You Won’t Believe The Advantages Of Buying A Used Car

Regular readers of this blog will remember a post from a few days ago about the main advantages of leasing a car. In it, we spoke about some of the reasons you might want to lease a car instead of buying one. Today, as something of a follow-up, we’ll be looking at purchasing a car instead. More specifically, what are the advantages of buying a used one?

Cheap Deals

The main reason people buy used cars is down to their affordability. There’s no question that buying used is the way forward if you want to save money when purchasing a car. You can find yourself some truly amazing deals on cars that are just a few years old. That’s the beauty of the used car market, you can go back further in time, and the price of cars gets lower and lower. But, cars haven’t really advanced that much in the last seven or so years. You can pick up a car from 2010 that’s not hugely different from the same model only released this year. In fact, the main difference is that it will be a tenth of the price!

Naturally, buying older cars means you’ll find some cheap deals. However, you can buy cars that are barely used and still get great deals. Let’s say you see a new car that was released at the start of 2016. Try and buy that car brand new and it’s still going to cost a fair bit. But, find a used version, and it will be reduced by a fair amount. That used car could only have been used for a few months, but the price will still drop enough to make it a bargain. It’s simple; save money, buy used.

Full Service History

Another great advantage of tapping into the used car market is that you get to see the cars full service history. No matter who you buy your car from, they have to supply all the papers so you can see if any problems have occurred. It lets you see if the car has suffered from repeat issues over the years, so you know the type of vehicle you’re getting your hands on. You can then use the service history as a bit of a guide when test driving the car. You could check this site out if you want to know some of the main things you should look out for when testing a used car. If you find the car in question has a really unusual service history full of uncommon faults, then you know it’s not a great idea to spend your money on it. Having access to the service history gives you more information, helping you make the right purchase.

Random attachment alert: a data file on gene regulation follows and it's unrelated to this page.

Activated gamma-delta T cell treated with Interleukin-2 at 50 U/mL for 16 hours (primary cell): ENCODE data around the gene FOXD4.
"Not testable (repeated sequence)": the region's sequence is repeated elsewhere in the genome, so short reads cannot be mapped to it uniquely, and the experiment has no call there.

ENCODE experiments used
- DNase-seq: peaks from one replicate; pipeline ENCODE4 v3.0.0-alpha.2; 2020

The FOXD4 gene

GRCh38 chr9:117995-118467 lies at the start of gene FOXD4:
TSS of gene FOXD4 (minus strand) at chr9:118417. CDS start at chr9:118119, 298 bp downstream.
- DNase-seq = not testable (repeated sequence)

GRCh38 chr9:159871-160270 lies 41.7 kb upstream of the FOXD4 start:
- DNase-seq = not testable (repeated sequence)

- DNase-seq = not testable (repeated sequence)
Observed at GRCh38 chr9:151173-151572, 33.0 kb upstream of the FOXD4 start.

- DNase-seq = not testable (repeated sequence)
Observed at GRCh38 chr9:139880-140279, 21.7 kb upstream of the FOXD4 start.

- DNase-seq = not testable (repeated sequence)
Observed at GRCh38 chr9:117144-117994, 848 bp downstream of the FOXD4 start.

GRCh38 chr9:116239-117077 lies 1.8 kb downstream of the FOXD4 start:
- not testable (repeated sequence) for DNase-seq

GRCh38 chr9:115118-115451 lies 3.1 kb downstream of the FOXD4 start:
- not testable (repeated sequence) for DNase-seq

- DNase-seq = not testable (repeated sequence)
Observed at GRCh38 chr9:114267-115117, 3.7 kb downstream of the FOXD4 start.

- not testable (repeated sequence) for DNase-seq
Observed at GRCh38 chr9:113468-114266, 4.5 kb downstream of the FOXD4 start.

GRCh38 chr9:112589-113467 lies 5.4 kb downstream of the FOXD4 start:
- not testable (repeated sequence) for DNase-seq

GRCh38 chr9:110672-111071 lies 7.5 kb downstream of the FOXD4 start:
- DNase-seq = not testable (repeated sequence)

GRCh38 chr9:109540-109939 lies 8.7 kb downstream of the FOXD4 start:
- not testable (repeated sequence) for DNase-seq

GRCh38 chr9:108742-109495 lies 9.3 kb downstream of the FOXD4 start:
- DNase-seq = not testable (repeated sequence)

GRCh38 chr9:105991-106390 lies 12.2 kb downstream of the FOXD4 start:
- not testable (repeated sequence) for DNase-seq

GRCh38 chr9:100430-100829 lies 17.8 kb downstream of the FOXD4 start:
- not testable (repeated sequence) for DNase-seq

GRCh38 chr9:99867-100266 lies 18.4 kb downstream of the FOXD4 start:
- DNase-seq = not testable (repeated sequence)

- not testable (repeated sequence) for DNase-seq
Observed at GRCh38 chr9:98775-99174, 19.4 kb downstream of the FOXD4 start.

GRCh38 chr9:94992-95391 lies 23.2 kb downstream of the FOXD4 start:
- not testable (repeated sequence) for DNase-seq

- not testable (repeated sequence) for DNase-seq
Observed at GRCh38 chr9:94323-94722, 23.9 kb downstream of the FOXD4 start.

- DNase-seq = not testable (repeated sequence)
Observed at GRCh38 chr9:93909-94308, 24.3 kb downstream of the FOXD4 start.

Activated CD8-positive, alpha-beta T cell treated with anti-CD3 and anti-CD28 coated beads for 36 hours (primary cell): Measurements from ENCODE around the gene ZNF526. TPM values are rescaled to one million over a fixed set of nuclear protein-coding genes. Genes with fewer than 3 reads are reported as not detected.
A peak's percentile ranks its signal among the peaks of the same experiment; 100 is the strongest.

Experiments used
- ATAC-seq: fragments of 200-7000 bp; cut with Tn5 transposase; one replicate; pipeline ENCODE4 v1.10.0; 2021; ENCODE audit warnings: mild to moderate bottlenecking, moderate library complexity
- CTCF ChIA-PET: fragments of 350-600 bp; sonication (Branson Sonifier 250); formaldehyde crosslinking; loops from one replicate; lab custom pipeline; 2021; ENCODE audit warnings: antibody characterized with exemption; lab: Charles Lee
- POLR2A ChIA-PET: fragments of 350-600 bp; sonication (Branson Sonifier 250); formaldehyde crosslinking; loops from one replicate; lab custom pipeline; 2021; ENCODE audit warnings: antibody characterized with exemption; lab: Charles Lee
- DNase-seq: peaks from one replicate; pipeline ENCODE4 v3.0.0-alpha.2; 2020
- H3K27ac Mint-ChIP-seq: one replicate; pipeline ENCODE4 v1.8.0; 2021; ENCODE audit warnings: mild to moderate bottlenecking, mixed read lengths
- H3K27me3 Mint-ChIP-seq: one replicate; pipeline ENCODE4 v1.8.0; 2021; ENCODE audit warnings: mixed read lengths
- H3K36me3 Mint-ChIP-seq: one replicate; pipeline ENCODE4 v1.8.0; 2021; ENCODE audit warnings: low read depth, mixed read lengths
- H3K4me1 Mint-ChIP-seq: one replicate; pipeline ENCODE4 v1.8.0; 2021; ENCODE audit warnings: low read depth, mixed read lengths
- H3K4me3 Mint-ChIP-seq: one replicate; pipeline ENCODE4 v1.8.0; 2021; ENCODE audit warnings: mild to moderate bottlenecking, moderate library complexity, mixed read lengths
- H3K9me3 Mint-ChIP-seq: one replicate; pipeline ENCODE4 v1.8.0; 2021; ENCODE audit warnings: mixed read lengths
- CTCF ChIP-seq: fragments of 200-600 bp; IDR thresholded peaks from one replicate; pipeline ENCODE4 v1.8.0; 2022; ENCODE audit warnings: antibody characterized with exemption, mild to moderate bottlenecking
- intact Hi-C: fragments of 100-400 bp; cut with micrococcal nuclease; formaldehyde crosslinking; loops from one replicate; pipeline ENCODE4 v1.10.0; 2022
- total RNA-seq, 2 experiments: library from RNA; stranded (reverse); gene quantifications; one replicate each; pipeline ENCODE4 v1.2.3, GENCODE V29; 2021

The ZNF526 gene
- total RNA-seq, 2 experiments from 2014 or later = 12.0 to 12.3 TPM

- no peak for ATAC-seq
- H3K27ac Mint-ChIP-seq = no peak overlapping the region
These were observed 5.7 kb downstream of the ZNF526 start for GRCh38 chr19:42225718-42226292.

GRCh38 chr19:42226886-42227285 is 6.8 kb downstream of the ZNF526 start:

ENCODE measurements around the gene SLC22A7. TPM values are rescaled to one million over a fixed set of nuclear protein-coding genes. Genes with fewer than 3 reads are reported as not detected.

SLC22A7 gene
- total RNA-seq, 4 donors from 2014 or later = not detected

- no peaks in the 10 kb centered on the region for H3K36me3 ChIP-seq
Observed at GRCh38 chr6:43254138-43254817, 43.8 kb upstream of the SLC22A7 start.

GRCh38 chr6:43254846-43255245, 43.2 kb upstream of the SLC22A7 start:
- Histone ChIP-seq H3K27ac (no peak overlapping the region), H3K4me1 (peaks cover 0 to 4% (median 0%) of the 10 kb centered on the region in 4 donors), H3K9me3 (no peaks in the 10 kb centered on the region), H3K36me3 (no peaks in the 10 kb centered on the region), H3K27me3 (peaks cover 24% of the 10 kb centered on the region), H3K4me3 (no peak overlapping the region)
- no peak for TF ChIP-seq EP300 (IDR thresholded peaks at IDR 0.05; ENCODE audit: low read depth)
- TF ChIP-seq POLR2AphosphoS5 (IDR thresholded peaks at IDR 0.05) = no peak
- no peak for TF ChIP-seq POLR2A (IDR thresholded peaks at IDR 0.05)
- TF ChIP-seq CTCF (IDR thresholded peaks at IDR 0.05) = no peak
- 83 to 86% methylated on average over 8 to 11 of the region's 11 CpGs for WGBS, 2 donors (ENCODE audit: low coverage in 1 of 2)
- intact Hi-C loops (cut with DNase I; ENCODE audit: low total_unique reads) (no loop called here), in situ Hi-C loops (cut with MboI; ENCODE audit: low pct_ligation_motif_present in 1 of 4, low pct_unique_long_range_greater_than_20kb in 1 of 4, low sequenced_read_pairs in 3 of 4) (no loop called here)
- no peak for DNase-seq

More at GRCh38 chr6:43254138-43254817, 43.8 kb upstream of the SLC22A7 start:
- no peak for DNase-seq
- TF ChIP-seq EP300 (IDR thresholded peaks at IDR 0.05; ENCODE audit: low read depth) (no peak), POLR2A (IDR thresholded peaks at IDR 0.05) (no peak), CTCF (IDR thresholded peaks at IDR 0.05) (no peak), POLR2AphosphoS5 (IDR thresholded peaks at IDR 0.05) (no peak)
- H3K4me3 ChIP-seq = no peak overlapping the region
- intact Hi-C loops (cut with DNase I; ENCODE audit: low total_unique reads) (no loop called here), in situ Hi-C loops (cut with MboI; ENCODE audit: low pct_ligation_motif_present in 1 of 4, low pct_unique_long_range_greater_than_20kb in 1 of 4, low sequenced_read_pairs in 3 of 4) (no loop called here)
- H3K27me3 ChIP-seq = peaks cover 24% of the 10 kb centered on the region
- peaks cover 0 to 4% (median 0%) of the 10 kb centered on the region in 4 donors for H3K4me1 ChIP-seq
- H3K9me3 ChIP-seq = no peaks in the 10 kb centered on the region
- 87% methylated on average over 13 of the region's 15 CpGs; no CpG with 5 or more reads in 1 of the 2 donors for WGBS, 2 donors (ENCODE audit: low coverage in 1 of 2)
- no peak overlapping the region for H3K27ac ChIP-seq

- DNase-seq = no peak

Of course, you might argue that a new car doesn’t need a service history as it’s brand new. However, my argument to that is that you have no idea if the car is reliable or not until you’ve driven it. You could be two years into your purchase and get hit with all manner of faults.

New Cars Depreciate In Value Immediately

If you think back to my first point, I said that used cars are extremely cheap. Even a car that’s been used for less than a year will become cheaper than the new version. If anything, this is a reason to stray away from buying new cars as they drop in value from the moment you start the engine. Drive a car for a week, and you’ll lose money if you tried to sell it. Whereas, with used cars, you have more scope to try and increase its value. If you buy an old banger, that doesn’t mean it has to remain an old banger for life. Over the course of your ownership, you could make little changes to its performance and body that greatly improve the way it looks and drives. Consequently, if you ever want to sell your car, you could get a lot more than you bought it for.

Buying a used car is a better investment because it gives you the opportunity to make money when you sell it on. With a new car, there’s pretty much nothing you can do to make it better and increase its value. It’s brand new, what on earth could you do? As such, buying a new car means you’re never going to recuperate the money you spent on it. However, buying a used one means there’s always the chance you can.

In general, it’s just a far better financial decision to buy a used car rather than a new one. You save money, get a car that you can trust, and also have the opportunity to make improvements and increase its value too.

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Emily Muelford

Emily is a British writer whose love of car culture is augmented by a fascination with both the European and American automotive markets. Her perspective is uniquely fish and chips.

Latest posts by Emily Muelford (see all)

Emily Muelford
Emily is a British writer whose love of car culture is augmented by a fascination with both the European and American automotive markets. Her perspective is uniquely fish and chips.